Remains of 7-year-old boy found in a freezer

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Remains of 7-year-old boy found in a freezer

Police are scrambling to solve the puzzle of the mysterious death of a young boy in Bucheon, Gyeonggi, whose body parts were found last week frozen in a refrigerator years after he vanished from school.

Local authorities said Sunday that some 220 other children have been missing from school for unknown reasons.

In an interim report on an ongoing investigation of nationwide elementary school children who have been absent from school for more than three months, the Ministry of Education vowed to push government officials and school teachers to personally visit the missing students’ homes and track down their whereabouts.

So far, the homes of 112 students have been visited, while the remainder will be checked by Jan. 27. Thirteen children have been reported to police for further investigation, while eight others whom authorities believe to be suffering from domestic violence were reported to child protection institutes.

“[The ministry] will come up with countermeasures to prevent a repetition of the recent tragedy,” pledged Lee Joon-sik, education minister and deputy prime minister for social affairs. Teachers will soon be required to report absent students to authorities.

On Friday, police officers arrested a middle aged couple for allegedly killing their 7-year-old son in 2012, mutilating his body and then storing body parts in their home refrigerator.

The apprehension came two days after the boy’s school called the Bucheon Police Precinct to report that the parents of a boy who had been missing for years sound a bit “suspicious” when called to ask his whereabouts.

That call, which the school was forced to make as part of the national initiative tracking down absent children, was made three years and nine months after the first grader disappeared from school. The school and the boy’s first grade teacher claimed to have made numerous phone calls to his parents and personally visited his house several times. They rang the bell but no one answered, they said. The last day the boy attended school was April 27, 2012.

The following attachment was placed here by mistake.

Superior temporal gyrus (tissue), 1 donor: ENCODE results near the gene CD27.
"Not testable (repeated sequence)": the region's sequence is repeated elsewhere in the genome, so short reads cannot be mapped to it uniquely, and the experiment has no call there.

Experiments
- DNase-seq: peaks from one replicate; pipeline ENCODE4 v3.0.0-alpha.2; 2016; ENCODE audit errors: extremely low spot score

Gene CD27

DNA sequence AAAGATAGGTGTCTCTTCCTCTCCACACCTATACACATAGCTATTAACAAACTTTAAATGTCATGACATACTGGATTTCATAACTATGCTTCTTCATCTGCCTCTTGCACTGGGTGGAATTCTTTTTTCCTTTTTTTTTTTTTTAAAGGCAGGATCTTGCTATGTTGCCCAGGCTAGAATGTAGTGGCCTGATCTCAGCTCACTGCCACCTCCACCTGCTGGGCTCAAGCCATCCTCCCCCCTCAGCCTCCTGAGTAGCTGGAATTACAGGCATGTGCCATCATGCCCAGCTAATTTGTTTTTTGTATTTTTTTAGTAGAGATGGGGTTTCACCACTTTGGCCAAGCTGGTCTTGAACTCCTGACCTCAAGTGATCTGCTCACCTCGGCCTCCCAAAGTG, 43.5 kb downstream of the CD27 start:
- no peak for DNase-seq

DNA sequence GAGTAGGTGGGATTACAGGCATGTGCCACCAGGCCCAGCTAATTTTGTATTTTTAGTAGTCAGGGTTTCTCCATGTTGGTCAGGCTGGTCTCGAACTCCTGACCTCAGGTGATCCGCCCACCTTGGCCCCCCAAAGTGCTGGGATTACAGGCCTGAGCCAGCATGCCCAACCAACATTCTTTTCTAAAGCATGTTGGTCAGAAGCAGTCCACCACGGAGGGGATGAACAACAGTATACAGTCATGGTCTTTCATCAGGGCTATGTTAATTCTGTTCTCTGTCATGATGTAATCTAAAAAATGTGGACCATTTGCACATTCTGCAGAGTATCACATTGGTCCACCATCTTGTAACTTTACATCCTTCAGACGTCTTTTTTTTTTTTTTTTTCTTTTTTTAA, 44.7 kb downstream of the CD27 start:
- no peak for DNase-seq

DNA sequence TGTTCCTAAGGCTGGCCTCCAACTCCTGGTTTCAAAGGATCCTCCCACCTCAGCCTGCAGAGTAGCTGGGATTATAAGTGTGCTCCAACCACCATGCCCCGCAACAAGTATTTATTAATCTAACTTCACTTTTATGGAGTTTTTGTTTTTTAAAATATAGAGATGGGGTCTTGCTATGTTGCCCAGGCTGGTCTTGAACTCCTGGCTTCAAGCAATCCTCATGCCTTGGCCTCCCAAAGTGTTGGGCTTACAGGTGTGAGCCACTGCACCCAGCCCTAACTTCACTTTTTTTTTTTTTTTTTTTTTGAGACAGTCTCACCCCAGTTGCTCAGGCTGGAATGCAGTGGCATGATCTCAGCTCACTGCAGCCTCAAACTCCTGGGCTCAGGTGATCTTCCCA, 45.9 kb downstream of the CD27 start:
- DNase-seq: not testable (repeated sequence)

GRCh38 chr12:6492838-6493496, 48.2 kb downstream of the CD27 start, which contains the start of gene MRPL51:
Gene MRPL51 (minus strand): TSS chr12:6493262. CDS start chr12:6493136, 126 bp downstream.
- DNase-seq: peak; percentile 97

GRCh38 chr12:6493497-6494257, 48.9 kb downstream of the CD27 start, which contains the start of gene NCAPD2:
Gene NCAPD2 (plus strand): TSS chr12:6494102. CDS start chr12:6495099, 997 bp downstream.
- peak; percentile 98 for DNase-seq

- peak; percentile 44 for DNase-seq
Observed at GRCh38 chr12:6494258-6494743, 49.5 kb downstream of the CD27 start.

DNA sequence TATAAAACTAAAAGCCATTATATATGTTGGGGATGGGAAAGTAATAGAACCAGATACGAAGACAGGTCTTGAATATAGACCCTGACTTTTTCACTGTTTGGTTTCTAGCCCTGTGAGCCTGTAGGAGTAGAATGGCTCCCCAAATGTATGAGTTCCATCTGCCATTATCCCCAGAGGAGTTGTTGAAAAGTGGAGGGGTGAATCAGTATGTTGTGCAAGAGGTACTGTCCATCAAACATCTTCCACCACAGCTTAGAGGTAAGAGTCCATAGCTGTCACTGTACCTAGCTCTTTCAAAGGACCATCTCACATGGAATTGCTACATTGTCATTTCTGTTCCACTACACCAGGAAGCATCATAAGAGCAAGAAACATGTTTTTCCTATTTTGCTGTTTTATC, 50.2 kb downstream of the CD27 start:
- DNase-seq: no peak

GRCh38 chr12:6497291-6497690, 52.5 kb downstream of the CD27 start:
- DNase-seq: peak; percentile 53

The school says the victim’s mother told them over the phone that she decided to home-school him.

The school also claimed that it sent official notes to the boy’s community center seeking it to help determine whether the boy was really at home on May 9 and 18, 2012 but didn’t get any reply.

Domestic law requires elementary, middle and high schools to issue a notice to parents of a missing child when he or she is absent from school for at least seven consecutive days. But enforcement is so lax that many schools don’t bother.

In Bucheon, the father surnamed Choi and his wife Han, both aged 34, face charges of physical abuse, mutilation and violation of children welfare, after their son was found dead last Friday.

While the precise cause of the boy’s death remains murky, the couple has denied all murder accusations, saying he passed out one day in October when he fell while Choi was forcing him to take a bath.

The suspects claim they didn’t take him to the hospital and kept him home until one day in November, he “suddenly died” without regaining consciousness. Han, who currently works at a telephone counseling center, said she was at work when her son took his last breath, and that she was informed about his death by her husband. Choi mutilated him and stored the parts in the freezer when Han was away at her parent’s house, she claimed. While police believe that some parts of the corpse are missing, Choi reportedly told them that he “threw some away in a garbage bag and flushed it down the toilet.”

Han said she didn’t call the police because she “thought the household needed a bread winner” and someone to take care of their daughter, who is now 11.

It is unknown whether the 11-year-old knew about her brother’s death. Police moved her to a childcare facility and said they would investigate whether she was physically abused.

A neighbor said the daughter was very bright.

Results of an autopsy on the boy will be known in around two weeks.

BY LEE SUNG-EUN, HONG SANG-JI And CHOI MO-RAN [lee.sungeun@joongang.co.kr]

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